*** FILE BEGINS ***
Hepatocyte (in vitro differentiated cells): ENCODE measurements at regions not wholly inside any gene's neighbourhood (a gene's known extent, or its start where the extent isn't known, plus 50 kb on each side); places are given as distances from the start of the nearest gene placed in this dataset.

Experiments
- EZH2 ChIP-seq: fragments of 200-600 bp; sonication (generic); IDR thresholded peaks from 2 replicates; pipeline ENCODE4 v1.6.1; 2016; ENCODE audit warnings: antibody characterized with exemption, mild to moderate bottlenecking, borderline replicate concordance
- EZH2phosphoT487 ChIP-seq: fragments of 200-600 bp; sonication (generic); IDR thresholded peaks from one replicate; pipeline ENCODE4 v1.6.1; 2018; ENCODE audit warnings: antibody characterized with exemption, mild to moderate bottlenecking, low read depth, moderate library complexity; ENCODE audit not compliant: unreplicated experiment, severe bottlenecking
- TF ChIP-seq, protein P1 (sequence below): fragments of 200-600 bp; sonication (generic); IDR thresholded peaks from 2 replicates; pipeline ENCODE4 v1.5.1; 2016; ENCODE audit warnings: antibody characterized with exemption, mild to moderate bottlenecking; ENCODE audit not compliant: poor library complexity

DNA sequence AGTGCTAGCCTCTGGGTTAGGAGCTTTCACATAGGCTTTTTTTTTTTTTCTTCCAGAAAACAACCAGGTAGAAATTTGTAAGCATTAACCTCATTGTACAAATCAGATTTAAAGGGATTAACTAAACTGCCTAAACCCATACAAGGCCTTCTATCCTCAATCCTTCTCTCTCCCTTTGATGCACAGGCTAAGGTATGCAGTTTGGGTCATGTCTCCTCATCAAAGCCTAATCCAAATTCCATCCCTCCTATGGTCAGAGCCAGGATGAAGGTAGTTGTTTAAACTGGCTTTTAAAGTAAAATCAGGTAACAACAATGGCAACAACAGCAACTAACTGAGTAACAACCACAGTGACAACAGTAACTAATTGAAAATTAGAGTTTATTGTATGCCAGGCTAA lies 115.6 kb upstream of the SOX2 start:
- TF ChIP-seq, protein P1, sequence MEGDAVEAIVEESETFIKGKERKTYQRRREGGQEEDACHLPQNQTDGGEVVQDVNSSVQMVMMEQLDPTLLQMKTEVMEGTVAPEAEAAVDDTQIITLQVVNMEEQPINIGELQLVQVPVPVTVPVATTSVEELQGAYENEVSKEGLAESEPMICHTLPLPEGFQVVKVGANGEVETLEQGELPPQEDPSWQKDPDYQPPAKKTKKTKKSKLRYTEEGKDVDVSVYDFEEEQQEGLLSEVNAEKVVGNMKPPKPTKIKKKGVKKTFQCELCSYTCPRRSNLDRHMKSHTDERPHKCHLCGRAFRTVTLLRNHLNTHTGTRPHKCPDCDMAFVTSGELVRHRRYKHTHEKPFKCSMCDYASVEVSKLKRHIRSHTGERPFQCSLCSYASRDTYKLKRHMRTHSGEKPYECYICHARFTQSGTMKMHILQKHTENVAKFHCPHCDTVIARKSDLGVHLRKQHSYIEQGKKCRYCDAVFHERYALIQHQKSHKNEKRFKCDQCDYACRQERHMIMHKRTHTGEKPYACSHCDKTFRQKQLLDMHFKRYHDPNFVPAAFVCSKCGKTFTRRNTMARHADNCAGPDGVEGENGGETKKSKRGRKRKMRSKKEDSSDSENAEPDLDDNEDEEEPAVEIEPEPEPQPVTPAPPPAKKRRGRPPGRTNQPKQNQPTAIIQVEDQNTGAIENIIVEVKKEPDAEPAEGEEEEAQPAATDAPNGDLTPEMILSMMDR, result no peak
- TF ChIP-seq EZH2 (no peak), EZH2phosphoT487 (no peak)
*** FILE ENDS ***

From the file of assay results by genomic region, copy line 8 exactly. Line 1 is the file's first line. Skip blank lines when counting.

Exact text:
- TF ChIP-seq EZH2 (no peak), EZH2phosphoT487 (no peak)